• I use free to check out new books and authors.  Some I love and some I hate.  But the marketing plan worked and got me to try a sample I otherwise might not have.
  • I have downloaded free books, grown to love the writing and bought–with real money–more books from the same author.

Curious minds want to know.

PS- in case you’re curious, Calista Taylor has a traditional publishing deal for a nonfic book.  Self-published doesn’t mean can’t-cut-the-mustard.  If you don’t believe me, check her out.  She rocks my socks off.

PPS- my spell check isn’t working, so forgive any spelling errors.  I didn’t sleep well last night!

19 responses to “E-Free: savvy or stupid?

  1. Free has its place, for sure. But a free session at the gym isn’t giving away a membership. A free sample of anything doesn’t give away the whole product. Why should it be any different for writers? Unless free = crap, which is a judgment apparently reserved only for writers. As a self-published writer, I will give away short stories, but I will never give away a novel. I won’t even price a novel at $.99 except when it’s first published, as a short-term, one-time promotion.

    As a reader, I’ll pay full price if I think the book is worth it. Very few books are worth the inflated prices that traditional publishers and some naive and/or delusional self-publishers seem to think people will shell out. A $16.00 novella by someone self-publishing their first book, as an ebook? No thanks. And yes, that’s a real example.

  2. Catana,

    Thank you so much for chiming in with your experience. I definitely see your point about the membership thing, but (playing devil’s advocate), can’t the first book in a series (or a writer’s career) be equated to the free week, with the paid membership being the remaining books in a series or future pubbed stories over the life of a writer?

    I honestly have no stance on this topic to date, but after finding my free paper this morning, it struck me that free in the writing world cheapens while free in the real world is considered lucky for the buyer. Not to mention that as the marketing ploy works so well in the real world, why is it so hard to swallow when the exchange of words for money is concerned?

    Again, thanks for stopping by. I appreciate hearing all view points on this sticky topic and hope to unravel a bit of the mystique regarding the double standard through comments like yours.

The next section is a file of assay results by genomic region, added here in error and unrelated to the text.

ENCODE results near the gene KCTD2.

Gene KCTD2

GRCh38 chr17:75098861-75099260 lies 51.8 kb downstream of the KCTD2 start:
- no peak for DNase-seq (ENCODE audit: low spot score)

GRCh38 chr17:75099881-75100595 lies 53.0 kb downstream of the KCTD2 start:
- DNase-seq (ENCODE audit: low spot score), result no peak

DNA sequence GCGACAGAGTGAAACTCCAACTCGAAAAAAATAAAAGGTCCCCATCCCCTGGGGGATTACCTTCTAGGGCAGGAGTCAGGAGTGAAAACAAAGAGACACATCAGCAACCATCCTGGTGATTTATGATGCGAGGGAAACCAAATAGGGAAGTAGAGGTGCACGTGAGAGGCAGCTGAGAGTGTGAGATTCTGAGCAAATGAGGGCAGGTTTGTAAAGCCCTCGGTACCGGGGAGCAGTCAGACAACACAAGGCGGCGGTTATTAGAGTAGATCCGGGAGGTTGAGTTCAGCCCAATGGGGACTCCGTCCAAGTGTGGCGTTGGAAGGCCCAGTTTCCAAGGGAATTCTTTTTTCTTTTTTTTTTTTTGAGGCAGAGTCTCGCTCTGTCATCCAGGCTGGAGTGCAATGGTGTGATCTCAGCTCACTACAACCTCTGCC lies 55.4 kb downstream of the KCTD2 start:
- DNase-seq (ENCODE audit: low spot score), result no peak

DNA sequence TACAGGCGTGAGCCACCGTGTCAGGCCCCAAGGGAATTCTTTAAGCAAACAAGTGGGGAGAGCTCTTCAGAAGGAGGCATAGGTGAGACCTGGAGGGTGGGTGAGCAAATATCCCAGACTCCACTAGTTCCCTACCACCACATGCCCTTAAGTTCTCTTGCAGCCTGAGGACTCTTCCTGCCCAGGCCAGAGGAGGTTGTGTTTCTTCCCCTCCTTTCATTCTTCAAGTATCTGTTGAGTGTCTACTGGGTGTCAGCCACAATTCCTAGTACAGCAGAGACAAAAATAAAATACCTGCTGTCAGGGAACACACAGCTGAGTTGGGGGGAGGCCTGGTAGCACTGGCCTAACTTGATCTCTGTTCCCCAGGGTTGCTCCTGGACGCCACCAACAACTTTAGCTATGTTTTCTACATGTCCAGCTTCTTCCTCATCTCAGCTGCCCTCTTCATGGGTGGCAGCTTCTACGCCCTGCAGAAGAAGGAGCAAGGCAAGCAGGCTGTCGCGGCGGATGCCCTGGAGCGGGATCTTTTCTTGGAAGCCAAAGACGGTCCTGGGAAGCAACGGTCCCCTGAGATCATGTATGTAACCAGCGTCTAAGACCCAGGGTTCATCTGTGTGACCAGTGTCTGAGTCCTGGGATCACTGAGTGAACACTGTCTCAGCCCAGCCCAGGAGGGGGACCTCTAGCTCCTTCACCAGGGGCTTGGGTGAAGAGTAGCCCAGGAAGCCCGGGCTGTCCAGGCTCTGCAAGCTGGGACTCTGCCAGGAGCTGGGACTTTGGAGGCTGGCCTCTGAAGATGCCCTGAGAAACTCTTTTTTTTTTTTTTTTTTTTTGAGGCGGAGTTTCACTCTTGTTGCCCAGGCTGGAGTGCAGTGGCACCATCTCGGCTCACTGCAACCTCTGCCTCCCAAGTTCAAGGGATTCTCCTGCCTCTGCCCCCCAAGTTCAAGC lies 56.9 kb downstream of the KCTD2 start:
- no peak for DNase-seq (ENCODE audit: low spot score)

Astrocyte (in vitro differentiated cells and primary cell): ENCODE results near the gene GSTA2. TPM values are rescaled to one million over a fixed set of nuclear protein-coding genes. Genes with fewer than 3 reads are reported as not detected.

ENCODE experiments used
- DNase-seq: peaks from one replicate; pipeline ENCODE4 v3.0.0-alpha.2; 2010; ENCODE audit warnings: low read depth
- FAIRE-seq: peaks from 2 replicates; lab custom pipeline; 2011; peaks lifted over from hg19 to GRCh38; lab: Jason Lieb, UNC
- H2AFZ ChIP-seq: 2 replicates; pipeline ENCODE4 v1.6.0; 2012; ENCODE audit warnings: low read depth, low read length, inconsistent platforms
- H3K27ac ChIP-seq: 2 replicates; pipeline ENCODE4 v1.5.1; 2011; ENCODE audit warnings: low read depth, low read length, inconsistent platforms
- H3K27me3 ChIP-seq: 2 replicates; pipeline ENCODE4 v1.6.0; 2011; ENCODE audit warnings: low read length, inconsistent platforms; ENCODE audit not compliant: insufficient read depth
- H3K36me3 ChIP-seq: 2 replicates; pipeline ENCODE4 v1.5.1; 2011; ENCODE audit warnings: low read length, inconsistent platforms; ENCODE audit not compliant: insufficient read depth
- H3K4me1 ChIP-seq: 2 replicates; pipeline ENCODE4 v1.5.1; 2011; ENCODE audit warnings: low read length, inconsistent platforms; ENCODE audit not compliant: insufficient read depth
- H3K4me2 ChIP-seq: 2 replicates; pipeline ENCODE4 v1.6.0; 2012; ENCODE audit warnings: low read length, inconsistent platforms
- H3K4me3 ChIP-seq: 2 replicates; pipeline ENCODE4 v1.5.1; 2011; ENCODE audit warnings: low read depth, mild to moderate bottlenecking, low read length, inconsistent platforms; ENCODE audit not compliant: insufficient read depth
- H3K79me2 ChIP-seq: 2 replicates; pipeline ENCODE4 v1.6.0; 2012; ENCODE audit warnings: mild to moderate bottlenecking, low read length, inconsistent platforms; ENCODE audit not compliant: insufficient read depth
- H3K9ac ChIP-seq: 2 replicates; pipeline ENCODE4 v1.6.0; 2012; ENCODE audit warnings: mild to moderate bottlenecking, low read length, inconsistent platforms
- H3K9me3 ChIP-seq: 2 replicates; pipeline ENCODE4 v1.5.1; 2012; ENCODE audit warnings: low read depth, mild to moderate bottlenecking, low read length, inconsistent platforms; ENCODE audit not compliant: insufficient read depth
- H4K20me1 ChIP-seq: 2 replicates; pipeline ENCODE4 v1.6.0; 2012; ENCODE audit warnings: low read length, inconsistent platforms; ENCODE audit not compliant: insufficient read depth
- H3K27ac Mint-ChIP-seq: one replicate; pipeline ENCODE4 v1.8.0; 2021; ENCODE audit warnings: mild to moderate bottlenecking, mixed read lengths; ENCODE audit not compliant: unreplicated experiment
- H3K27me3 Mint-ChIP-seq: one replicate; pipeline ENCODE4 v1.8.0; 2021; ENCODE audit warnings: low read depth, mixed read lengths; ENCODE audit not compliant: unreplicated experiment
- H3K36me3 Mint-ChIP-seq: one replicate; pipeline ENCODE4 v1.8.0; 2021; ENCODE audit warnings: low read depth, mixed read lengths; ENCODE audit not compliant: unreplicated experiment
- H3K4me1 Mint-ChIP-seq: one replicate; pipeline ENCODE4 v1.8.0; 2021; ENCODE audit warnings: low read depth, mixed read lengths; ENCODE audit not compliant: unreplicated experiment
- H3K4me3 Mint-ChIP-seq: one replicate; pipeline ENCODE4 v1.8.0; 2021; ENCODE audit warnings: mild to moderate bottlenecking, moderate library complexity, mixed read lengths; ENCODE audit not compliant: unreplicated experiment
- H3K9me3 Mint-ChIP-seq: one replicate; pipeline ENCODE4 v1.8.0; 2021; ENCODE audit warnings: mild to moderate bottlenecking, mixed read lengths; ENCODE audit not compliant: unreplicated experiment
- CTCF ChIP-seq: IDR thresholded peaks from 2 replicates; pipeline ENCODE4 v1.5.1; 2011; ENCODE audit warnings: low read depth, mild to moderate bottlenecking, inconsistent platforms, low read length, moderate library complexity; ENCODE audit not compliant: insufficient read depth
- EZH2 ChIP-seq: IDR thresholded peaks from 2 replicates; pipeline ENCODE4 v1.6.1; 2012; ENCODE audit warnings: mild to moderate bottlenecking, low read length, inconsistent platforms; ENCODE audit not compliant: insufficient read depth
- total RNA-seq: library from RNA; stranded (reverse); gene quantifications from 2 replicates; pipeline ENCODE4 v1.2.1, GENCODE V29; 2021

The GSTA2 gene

3. At a recent conference, a panel of agents were asked their take on free e-books. After several exchanged glances (as in “who wants to jump into this pile?”) Jill Marr of the Dijkstra Literary Agency said she wouldn’t count “free” as publishing experience (in a query) and wouldn’t be interested in any self-published book that had sold less than 15,000 copies. Kathleen Ortiz of Nancy Coffey Literary agreed with her. The number of copies varied among the agents on the panel, but all said he/she wouldn’t be interested in anything selling less than 5000 copies.

    Personally, I like the “try it now” option on Amazon and frequently download books via this method. I’ve purchased some and foregone others. I equate it to standing in a bookstore and reading the first chapter before buying a book.

    Good post, Cat.

    • Great feedback, Kay.

      I question why writers give away their first books and then sell subsequent ones in terms of their goals. Do they really expect to attract an agent or editor based off the free downloads, or are they simply “buying” a following by allowing that glimpse into their writing, hoping that this following will purchase subsequent books and make it easier for the author to get the numbers that do attract future contracts? Or, do many self-pubbed authors even care if they pick up a traditional contract anymore?

      I don’t know.

      I do know that I have never downloaded a free book–my sister does all the time and we share a Kindle account–but I have purchased many ebooks priced between $.99 and $13.00 with my average cost at just under $5.

      This topic fascinates me on both the selling and buying end, and more for the psychological process than for the financial one.